Maryann Broxton is an ATD Fourth World activist and an independent consultant who supports projects that bring together people with a lived experience of poverty and social exclusion with service providers and policymakers to build on collective experiences to explore sustainable solutions to poverty. From 2016 to 2020, Maryann was the coordinator of the Multidimensional Aspects of Poverty (MAP) participatory research, which is the U.S. component of a joint international research project of ATD Fourth World and the University of Oxford that determined the dimensions of poverty beyond a monetary measure. As coordinator, she met with people in both rural and urban communities, in the United States and abroad. She was instrumental in developing trainings for organizations and institutions willing to create space for meaningful and equal participation of people directly impacted by poverty and exclusion in the process of identifying issues and determining possible solutions. She has provided trainings for The Aspen Institute, CLASP, Center on Budget and Policy Priorities, and the City of Medford, Mass. She has also facilitated similar trainings for social work students at The New School, Columbia University, Harvard University, and Fordham University. She spoke as a panelist for the United Nations International Day for the Eradication of Poverty (October 2017), the U. N. High Level Political Forum, the U.N. Commission for Social Development, and at the OECD in Paris, France. She also successfully lobbied for passage of a resolution recognizing multidimensional poverty in the Massachusetts House of Legislature. Maryann holds a B.A. from Lesley University in Cambridge, Massachusetts.
Yolanda M. Gordon is from Fort Mill, South Carolina. She is the mother of three children. Yolanda started her advocacy journey in disability advocacy after her younger children received an autism diagnosis. She learned how to advocate for her children’s educational needs. She also assisted parents in understanding the nuances of the federal education laws and how they intersected with state education laws. She has since worked to end poverty and address how families experience safety net programs in the United States. Yolanda is a former safety net program recipient. She currently works at RESULTS Educational Fund as the manager of expansion and advocacy. Her role includes being the coordinator for the RESULTS Organizing and Advocacy Fellowship, which teaches young leaders, ages 20-35, how to speak to their members of Congress about ending poverty, making tax credits permanent, and investing in global education, global nutrition, and affordable housing. She is also a leader in the areas of anti-oppression, intersectionality, and poverty–and their effects on individuals and families. She has used her experience to lobby South Carolina Congressional leaders on the needs of families in the state to ensure that their voices are heard. With over 400 phones calls, 30 media stories, and more than 80 lobby visits, Yolanda has become proficient in helping others advocate for themselves to make the greatest impact. Yolanda is trained as a storyteller by The Moth, is a TEDx speaker, and has presented at many conferences from Missouri State University to George Washington University.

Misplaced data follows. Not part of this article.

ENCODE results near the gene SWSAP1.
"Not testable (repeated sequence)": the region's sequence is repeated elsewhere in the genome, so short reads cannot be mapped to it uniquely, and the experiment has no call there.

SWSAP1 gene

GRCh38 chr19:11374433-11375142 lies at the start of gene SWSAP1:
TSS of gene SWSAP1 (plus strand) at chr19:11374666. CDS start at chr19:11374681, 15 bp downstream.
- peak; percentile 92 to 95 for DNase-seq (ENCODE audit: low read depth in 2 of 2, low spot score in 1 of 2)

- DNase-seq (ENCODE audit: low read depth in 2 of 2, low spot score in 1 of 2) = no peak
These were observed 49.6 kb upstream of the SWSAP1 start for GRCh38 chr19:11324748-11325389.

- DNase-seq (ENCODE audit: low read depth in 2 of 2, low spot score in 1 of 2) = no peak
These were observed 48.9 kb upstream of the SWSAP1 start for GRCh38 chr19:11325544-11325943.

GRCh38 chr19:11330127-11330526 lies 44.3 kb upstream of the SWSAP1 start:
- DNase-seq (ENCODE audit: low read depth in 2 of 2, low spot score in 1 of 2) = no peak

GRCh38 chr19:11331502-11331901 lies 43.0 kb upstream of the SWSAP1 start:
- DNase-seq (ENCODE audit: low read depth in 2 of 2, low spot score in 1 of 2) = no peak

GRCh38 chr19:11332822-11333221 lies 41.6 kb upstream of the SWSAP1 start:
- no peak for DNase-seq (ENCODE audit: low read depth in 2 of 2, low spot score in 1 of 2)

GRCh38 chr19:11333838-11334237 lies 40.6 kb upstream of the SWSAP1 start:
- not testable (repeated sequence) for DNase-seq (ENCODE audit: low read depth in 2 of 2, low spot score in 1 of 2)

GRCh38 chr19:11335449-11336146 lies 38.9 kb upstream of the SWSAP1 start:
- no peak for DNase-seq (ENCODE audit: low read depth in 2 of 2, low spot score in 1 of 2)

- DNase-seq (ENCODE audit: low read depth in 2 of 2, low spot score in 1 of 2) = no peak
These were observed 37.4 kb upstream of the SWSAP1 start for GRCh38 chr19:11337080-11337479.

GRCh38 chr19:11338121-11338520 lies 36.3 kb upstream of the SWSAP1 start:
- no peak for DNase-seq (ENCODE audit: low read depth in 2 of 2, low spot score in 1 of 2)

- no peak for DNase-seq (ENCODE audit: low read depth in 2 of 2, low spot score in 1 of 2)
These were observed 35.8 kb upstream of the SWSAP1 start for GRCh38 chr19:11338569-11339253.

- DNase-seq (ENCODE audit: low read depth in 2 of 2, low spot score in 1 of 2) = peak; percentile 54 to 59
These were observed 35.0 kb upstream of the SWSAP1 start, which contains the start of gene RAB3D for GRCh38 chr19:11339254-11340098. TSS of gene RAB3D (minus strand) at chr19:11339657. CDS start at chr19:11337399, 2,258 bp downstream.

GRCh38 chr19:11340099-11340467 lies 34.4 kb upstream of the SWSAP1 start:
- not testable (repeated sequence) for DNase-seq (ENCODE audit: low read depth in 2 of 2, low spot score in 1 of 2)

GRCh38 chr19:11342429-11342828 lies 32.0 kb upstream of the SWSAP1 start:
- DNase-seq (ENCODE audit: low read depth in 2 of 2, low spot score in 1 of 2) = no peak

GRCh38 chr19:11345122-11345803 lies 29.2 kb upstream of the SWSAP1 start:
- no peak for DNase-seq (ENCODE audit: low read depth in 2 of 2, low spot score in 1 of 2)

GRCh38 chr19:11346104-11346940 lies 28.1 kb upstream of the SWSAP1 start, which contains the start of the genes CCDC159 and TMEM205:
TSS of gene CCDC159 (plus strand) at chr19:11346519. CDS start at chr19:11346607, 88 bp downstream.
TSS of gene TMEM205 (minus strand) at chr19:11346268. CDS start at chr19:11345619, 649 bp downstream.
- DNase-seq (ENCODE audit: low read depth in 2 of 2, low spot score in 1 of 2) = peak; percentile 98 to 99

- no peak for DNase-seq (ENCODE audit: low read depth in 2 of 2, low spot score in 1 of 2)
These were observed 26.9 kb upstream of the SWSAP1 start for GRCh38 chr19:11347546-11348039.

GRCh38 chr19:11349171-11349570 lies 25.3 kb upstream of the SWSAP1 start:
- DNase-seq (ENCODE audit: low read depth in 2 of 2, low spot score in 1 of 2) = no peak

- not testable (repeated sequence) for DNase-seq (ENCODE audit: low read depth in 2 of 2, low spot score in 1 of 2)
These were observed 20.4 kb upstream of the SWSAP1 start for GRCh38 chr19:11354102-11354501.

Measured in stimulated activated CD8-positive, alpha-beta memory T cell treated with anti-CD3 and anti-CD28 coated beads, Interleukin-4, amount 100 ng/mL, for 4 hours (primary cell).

Barbie Izquierdo is an award-winning activist and national spokesperson with lived expertise trailblazing in the movement to fight the exploitation of people of color who have been affected by public policy. She currently is the community empowerment manager at Hunger Free America. Barbie is an expert on food insecurity and other social justice issues, an advocate, organizer, and consultant providing technical support on the engagement and inclusion of people with lived experiences. With a background of 14 years in this work, she has shared insight and storytelling regarding poverty, included in the call-to-action documentary “A Place at the Table.” She has used her lived experience and advocacy journey as a catalyst for policy change, and her mission is to help uplift dignity and bring equity into the frameworks used by policymakers, non-profit organizations, and government entities that decide the fate and “how-to” for communities with low incomes. Global Citizen, which is the world’s largest movement of action takers and impact makers dedicated to ending extreme poverty, selected Barbie as the recipient of the 2022 Global Citizen Prize: Citizen Award USA. Finally, Barbie takes pride in providing impactful public speaking driven by vulnerability, truth, and authenticity to empower and motivate thought leaders and organizations to action.
Tamika Moore is a New Jersey native who has spread her passion for youth empowerment through her non-profit organization VisionWorkz. Her mission is to help guide, inspire, and empower LGBTQ youth to see their true potential and value. She pushes to provide healthy and safe avenues for teens and adolescents to release their emotions on a creative and functional basis. Tamika has travelled the East Coast delivering her global vision of bringing the input of young people to the forefront for legislative changes involving education, programs for teens, and poverty. Tamika contributed to the LGBT curriculum in New Jersey and believes in helping to establish core values like financial literacy and professional development to help kids feel secure about themselves and their future.